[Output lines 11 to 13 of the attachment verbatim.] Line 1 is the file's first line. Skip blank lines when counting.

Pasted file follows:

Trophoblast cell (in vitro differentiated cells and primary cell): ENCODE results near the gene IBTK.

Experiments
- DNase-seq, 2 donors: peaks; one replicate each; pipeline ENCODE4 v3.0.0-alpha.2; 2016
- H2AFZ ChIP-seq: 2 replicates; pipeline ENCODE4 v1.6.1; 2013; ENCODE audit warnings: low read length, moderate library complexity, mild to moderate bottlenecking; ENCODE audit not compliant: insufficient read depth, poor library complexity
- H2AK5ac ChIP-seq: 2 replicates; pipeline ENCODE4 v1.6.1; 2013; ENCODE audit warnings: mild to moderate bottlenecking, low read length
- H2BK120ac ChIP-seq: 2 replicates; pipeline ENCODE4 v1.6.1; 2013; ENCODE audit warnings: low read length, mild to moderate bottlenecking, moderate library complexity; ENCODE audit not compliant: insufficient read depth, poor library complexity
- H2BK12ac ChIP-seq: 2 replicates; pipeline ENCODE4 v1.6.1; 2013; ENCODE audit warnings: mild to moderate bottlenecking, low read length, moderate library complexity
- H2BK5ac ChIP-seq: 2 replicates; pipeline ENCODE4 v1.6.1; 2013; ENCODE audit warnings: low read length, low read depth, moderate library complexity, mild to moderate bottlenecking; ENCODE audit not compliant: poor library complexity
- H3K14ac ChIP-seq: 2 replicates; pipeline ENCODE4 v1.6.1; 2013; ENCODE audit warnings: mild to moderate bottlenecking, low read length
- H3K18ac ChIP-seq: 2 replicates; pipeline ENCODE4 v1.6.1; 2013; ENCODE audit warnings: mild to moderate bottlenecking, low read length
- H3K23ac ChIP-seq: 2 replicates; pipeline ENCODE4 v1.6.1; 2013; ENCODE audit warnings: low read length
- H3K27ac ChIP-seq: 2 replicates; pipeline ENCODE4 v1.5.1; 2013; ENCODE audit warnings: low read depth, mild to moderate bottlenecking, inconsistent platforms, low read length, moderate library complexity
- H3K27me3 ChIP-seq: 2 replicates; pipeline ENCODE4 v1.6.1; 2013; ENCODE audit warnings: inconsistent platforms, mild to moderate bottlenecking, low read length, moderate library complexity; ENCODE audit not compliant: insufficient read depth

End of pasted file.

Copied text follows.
- H3K23ac ChIP-seq: 2 replicates; pipeline ENCODE4 v1.6.1; 2013; ENCODE audit warnings: low read length
- H3K27ac ChIP-seq: 2 replicates; pipeline ENCODE4 v1.5.1; 2013; ENCODE audit warnings: low read depth, mild to moderate bottlenecking, inconsistent platforms, low read length, moderate library complexity
- H3K27me3 ChIP-seq: 2 replicates; pipeline ENCODE4 v1.6.1; 2013; ENCODE audit warnings: inconsistent platforms, mild to moderate bottlenecking, low read length, moderate library complexity; ENCODE audit not compliant: insufficient read depth